“Clean” innovations key to ushering Australian mining industry

“Clean” innovations key to ushering Australian mining industry into next decade

Clean Mining, a part of the Clean Earth Technologies group, has its eyes set on becoming a pioneer in gold mining by introducing “clean” innovations to the industry.

An autonomous, beyond line-of-sight drone flight 600m underground in a WA mine has been cited as a shining example of Australia’s resources ingenuity.

Austrade deputy chief executive Tim Beresford used his opening speech today at Resources Technology Showcase 2019 to link the recently released national roadmap on artificial intelligence with Australian mining innovation.

“Emesent specialises in robotics, AI, drone autonomy, mapping, and data analytics and is leading the way in automating the collection and analysis of data in challenging environments,” he said.

“Developed by former researchers from CSIRO’s Data61, Emesent’s world-leading Hovermap technology automates the collection of valuable data in underground areas too dangerous or difficult for people to survey or navigate.”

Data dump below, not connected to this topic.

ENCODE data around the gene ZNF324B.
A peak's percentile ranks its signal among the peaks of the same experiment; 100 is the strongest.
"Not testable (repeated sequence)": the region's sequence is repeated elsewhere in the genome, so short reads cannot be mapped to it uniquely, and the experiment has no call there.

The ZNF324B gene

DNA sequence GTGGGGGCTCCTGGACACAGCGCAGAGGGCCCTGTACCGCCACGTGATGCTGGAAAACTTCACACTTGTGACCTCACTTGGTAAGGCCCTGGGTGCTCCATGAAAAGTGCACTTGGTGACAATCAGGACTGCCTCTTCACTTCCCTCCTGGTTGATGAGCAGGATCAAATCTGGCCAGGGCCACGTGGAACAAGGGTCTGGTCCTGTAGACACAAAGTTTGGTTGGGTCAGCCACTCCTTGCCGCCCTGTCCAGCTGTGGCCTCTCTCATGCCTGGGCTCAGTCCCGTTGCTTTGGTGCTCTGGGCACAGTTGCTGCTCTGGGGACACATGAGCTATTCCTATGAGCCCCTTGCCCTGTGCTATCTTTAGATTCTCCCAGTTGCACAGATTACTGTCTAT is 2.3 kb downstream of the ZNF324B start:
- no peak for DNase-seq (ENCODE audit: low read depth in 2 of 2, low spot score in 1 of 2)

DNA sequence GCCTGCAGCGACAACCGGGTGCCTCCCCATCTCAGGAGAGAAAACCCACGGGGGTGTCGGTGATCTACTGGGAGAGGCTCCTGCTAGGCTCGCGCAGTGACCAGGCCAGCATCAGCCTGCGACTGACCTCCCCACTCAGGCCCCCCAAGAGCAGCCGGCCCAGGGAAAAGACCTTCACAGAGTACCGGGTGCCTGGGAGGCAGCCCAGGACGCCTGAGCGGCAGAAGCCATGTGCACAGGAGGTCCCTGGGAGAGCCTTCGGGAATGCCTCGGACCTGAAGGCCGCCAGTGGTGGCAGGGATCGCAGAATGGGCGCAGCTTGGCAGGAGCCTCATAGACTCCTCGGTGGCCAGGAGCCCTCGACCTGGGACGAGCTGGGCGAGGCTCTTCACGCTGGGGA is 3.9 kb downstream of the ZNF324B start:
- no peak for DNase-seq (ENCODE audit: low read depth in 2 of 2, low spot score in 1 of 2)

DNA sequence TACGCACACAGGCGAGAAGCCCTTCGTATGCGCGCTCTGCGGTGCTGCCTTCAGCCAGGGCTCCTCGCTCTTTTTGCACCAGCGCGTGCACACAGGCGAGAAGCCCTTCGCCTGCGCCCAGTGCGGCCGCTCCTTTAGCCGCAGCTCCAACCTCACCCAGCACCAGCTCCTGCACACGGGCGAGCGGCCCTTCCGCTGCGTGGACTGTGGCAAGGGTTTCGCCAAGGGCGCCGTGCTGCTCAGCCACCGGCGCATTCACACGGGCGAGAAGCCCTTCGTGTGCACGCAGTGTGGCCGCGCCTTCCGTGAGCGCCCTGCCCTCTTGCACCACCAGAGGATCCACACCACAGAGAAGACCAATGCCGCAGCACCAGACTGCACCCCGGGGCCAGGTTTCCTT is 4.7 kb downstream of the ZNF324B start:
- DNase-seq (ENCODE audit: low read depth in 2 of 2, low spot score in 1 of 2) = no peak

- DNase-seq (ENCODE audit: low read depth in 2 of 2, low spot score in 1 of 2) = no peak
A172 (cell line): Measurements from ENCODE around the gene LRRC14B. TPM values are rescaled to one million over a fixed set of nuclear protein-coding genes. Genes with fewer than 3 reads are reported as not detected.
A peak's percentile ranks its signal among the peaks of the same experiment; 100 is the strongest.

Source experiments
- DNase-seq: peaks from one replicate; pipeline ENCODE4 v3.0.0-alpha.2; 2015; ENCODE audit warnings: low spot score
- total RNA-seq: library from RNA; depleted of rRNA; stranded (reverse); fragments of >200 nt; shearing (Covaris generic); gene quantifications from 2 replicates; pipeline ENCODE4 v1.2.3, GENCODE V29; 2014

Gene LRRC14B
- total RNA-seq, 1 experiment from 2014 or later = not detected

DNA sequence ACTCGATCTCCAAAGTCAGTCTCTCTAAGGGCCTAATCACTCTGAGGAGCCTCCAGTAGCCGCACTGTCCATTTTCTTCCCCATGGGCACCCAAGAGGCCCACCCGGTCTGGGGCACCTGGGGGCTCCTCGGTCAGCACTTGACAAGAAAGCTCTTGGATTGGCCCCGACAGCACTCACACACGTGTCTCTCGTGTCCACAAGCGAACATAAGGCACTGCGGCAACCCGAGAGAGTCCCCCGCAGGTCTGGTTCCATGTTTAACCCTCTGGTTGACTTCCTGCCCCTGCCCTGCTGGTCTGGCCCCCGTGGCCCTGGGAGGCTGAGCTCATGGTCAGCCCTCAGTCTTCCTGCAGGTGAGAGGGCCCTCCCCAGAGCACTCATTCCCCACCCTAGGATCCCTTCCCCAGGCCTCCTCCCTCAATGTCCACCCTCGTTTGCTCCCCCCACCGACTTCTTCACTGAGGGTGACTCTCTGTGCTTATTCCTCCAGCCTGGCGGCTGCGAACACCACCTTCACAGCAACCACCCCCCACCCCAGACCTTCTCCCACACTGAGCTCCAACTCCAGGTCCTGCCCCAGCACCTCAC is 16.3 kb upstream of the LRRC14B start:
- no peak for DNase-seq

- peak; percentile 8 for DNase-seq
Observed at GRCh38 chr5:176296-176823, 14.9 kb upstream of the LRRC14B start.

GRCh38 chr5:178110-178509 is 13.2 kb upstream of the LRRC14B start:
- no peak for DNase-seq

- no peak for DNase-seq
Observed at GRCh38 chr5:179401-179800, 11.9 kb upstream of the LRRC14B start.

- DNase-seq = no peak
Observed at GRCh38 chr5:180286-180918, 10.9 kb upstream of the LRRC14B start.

Tim Beresford, deputy chief executive at Austrade, spoke at the recent Resources Technology Showcase 2019, highlighting Australia’s capabilities in mining. He stated, “Global competition is fierce. Attracting and developing the right talent with ‘skills for the future’ is a critical challenge for all countries.” Clean Mining is poised to face that challenge head-on and contribute toward “…resolving some of the long-standing…environmental challenges of our time.”

Clean Mining is working on new “clean” innovations in gold production that eliminates cyanide as a means of extracting the precious yellow metal.

Developed for over a decade by Australia’s CSIRO, the proprietary thiosulphate-based solution stands to be a complete cyanide replacement in gold mining, capable of fundamentally transforming the industry.

By circumventing the need to use cyanide, and subsequently, the possibility of disastrous containment failures, both miners and the environment will benefit.

*Source: The West Australian

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